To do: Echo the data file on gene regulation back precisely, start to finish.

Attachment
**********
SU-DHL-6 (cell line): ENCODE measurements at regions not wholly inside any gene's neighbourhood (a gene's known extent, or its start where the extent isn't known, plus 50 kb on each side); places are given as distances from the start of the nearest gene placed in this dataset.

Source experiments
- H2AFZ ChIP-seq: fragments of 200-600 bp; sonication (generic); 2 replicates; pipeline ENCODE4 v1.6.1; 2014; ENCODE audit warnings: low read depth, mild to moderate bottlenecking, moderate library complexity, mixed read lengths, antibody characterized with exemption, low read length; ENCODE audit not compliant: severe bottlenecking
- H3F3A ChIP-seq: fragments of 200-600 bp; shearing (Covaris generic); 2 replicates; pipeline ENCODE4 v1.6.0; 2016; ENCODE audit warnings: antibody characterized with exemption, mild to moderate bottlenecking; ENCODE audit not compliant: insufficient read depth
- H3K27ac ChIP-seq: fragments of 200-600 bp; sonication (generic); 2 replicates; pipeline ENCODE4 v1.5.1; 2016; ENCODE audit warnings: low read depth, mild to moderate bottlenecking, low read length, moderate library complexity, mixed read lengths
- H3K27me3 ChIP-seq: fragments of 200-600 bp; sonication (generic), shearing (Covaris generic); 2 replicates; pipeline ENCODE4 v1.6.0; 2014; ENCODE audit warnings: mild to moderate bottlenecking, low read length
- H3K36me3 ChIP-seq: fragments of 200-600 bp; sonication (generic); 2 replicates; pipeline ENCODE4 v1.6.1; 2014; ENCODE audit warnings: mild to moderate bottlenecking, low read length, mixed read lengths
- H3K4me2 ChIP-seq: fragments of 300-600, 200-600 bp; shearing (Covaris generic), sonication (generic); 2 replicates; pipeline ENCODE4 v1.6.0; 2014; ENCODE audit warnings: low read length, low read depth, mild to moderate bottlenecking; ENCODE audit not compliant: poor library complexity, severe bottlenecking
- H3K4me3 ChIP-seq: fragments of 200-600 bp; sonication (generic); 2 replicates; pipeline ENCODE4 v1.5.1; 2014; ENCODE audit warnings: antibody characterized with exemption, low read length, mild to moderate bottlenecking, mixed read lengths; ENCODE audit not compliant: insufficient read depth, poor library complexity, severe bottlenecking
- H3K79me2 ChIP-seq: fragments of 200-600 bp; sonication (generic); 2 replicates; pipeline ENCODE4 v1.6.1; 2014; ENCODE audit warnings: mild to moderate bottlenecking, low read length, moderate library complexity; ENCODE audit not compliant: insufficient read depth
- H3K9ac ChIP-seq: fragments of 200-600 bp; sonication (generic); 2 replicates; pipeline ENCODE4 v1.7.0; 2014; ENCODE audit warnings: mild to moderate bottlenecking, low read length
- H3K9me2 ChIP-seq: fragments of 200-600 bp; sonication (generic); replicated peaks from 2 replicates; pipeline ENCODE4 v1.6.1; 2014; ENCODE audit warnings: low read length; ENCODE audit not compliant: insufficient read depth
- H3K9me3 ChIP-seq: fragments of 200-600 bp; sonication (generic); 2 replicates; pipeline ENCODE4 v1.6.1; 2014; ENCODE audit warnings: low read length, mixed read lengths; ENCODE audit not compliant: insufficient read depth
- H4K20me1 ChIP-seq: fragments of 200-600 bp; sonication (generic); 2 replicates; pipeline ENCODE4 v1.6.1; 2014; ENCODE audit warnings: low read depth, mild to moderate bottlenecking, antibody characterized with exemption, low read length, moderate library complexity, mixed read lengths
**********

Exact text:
SU-DHL-6 (cell line): ENCODE measurements at regions not wholly inside any gene's neighbourhood (a gene's known extent, or its start where the extent isn't known, plus 50 kb on each side); places are given as distances from the start of the nearest gene placed in this dataset.

Source experiments
- H2AFZ ChIP-seq: fragments of 200-600 bp; sonication (generic); 2 replicates; pipeline ENCODE4 v1.6.1; 2014; ENCODE audit warnings: low read depth, mild to moderate bottlenecking, moderate library complexity, mixed read lengths, antibody characterized with exemption, low read length; ENCODE audit not compliant: severe bottlenecking
- H3F3A ChIP-seq: fragments of 200-600 bp; shearing (Covaris generic); 2 replicates; pipeline ENCODE4 v1.6.0; 2016; ENCODE audit warnings: antibody characterized with exemption, mild to moderate bottlenecking; ENCODE audit not compliant: insufficient read depth
- H3K27ac ChIP-seq: fragments of 200-600 bp; sonication (generic); 2 replicates; pipeline ENCODE4 v1.5.1; 2016; ENCODE audit warnings: low read depth, mild to moderate bottlenecking, low read length, moderate library complexity, mixed read lengths
- H3K27me3 ChIP-seq: fragments of 200-600 bp; sonication (generic), shearing (Covaris generic); 2 replicates; pipeline ENCODE4 v1.6.0; 2014; ENCODE audit warnings: mild to moderate bottlenecking, low read length
- H3K36me3 ChIP-seq: fragments of 200-600 bp; sonication (generic); 2 replicates; pipeline ENCODE4 v1.6.1; 2014; ENCODE audit warnings: mild to moderate bottlenecking, low read length, mixed read lengths
- H3K4me2 ChIP-seq: fragments of 300-600, 200-600 bp; shearing (Covaris generic), sonication (generic); 2 replicates; pipeline ENCODE4 v1.6.0; 2014; ENCODE audit warnings: low read length, low read depth, mild to moderate bottlenecking; ENCODE audit not compliant: poor library complexity, severe bottlenecking
- H3K4me3 ChIP-seq: fragments of 200-600 bp; sonication (generic); 2 replicates; pipeline ENCODE4 v1.5.1; 2014; ENCODE audit warnings: antibody characterized with exemption, low read length, mild to moderate bottlenecking, mixed read lengths; ENCODE audit not compliant: insufficient read depth, poor library complexity, severe bottlenecking
- H3K79me2 ChIP-seq: fragments of 200-600 bp; sonication (generic); 2 replicates; pipeline ENCODE4 v1.6.1; 2014; ENCODE audit warnings: mild to moderate bottlenecking, low read length, moderate library complexity; ENCODE audit not compliant: insufficient read depth
- H3K9ac ChIP-seq: fragments of 200-600 bp; sonication (generic); 2 replicates; pipeline ENCODE4 v1.7.0; 2014; ENCODE audit warnings: mild to moderate bottlenecking, low read length
- H3K9me2 ChIP-seq: fragments of 200-600 bp; sonication (generic); replicated peaks from 2 replicates; pipeline ENCODE4 v1.6.1; 2014; ENCODE audit warnings: low read length; ENCODE audit not compliant: insufficient read depth
- H3K9me3 ChIP-seq: fragments of 200-600 bp; sonication (generic); 2 replicates; pipeline ENCODE4 v1.6.1; 2014; ENCODE audit warnings: low read length, mixed read lengths; ENCODE audit not compliant: insufficient read depth
- H4K20me1 ChIP-seq: fragments of 200-600 bp; sonication (generic); 2 replicates; pipeline ENCODE4 v1.6.1; 2014; ENCODE audit warnings: low read depth, mild to moderate bottlenecking, antibody characterized with exemption, low read length, moderate library complexity, mixed read lengths